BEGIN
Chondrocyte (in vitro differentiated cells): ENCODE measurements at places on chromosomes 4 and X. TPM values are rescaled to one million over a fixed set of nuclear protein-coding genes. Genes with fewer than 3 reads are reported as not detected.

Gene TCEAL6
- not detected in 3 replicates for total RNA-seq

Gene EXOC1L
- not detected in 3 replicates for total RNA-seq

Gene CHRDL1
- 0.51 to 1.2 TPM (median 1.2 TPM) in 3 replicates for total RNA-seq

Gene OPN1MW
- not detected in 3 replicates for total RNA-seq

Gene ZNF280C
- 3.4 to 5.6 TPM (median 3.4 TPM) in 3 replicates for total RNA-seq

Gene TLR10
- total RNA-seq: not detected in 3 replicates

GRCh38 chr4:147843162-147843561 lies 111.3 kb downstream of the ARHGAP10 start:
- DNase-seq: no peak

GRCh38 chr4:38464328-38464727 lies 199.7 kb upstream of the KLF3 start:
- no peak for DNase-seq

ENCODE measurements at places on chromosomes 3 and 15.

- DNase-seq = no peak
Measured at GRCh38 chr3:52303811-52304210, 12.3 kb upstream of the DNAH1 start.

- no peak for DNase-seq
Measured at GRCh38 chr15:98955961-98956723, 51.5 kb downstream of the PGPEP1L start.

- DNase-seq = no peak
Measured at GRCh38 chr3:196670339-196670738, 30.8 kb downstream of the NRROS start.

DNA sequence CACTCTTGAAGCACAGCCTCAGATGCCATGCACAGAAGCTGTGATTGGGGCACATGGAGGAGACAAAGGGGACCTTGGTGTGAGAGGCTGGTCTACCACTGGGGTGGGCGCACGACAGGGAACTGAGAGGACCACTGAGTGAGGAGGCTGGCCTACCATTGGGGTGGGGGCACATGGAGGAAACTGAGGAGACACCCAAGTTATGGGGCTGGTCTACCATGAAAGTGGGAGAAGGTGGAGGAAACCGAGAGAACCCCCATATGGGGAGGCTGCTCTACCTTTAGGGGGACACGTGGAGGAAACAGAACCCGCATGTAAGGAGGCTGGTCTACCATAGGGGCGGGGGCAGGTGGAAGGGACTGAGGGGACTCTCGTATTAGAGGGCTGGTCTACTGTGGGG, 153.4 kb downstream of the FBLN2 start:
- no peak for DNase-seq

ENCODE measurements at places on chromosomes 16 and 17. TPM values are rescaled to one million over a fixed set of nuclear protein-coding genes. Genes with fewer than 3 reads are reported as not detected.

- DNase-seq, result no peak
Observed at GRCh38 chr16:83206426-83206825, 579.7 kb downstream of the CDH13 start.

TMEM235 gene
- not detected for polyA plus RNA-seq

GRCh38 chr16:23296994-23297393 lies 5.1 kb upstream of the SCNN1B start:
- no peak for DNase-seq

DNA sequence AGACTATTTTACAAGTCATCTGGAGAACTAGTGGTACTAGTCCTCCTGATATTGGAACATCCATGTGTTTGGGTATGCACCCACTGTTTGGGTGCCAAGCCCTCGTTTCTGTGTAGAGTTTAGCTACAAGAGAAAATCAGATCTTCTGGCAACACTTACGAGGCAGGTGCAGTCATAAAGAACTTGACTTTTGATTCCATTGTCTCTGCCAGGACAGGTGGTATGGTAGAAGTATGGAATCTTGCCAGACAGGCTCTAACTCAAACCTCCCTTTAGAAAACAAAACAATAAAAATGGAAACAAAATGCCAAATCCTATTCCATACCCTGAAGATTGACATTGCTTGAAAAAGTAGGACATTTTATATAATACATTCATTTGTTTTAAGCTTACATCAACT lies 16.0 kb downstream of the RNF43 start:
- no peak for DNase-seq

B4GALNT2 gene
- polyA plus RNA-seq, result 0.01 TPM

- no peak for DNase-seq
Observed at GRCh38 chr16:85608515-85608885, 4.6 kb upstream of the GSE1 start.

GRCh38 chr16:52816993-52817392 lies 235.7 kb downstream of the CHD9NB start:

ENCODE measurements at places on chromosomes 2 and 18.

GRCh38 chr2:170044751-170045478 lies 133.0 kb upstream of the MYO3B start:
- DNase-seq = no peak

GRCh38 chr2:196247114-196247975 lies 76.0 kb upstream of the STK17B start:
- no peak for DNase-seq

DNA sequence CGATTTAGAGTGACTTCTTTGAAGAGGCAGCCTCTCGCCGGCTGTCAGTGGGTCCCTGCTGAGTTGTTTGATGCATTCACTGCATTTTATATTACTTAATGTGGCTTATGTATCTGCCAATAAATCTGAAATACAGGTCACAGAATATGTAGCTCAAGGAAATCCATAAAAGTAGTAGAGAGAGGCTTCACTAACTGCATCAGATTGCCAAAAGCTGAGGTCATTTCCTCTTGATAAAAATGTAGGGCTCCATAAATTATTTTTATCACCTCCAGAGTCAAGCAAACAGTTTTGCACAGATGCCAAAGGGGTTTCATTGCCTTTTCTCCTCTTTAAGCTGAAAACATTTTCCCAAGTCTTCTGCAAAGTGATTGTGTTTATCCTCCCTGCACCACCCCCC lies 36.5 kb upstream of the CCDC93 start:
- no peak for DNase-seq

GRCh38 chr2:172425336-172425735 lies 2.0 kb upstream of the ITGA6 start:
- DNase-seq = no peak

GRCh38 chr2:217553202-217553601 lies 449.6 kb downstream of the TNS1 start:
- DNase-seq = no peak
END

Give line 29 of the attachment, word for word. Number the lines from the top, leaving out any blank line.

Observed at GRCh38 chr16:83206426-83206825, 579.7 kb downstream of the CDH13 start.